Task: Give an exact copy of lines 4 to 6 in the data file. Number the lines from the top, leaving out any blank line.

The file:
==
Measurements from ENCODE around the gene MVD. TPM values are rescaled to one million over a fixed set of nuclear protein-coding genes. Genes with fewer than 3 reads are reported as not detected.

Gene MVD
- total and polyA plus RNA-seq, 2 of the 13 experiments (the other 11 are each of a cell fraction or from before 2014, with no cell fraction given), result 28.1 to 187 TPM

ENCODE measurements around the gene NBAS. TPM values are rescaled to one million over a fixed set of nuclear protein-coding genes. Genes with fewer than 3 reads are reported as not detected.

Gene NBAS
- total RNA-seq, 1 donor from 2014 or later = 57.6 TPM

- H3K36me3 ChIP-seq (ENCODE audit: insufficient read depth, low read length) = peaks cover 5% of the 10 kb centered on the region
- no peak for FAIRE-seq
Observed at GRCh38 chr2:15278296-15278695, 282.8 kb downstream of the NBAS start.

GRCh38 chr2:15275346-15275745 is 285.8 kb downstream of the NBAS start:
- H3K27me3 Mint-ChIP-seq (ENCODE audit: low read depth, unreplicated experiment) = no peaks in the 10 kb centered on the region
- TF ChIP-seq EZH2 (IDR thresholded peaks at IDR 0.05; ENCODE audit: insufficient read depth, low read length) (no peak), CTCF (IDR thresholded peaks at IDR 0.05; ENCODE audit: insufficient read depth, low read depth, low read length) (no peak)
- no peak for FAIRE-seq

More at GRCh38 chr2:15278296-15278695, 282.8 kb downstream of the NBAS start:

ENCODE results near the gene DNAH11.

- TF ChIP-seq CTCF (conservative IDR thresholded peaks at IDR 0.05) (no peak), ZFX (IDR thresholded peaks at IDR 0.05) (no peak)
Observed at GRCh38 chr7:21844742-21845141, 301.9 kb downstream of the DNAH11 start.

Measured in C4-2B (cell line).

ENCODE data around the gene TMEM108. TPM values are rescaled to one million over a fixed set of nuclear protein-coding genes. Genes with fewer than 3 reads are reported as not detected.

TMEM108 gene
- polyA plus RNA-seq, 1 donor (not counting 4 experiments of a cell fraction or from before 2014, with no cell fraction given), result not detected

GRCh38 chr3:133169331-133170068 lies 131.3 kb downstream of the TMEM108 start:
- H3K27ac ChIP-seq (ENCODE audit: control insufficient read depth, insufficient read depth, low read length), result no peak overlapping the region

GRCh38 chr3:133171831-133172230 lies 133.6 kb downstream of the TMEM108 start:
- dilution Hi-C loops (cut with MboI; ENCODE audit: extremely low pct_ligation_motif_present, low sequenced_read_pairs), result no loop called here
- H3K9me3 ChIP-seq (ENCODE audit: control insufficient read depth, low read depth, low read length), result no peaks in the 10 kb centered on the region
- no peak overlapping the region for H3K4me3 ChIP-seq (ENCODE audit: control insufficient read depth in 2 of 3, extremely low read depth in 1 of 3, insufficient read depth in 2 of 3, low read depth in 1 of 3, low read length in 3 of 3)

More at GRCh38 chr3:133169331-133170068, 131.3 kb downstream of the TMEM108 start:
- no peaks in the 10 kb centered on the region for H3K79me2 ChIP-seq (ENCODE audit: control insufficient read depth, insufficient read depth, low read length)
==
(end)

ENCODE measurements around the gene NBAS. TPM values are rescaled to one million over a fixed set of nuclear protein-coding genes. Genes with fewer than 3 reads are reported as not detected.

Gene NBAS
- total RNA-seq, 1 donor from 2014 or later = 57.6 TPM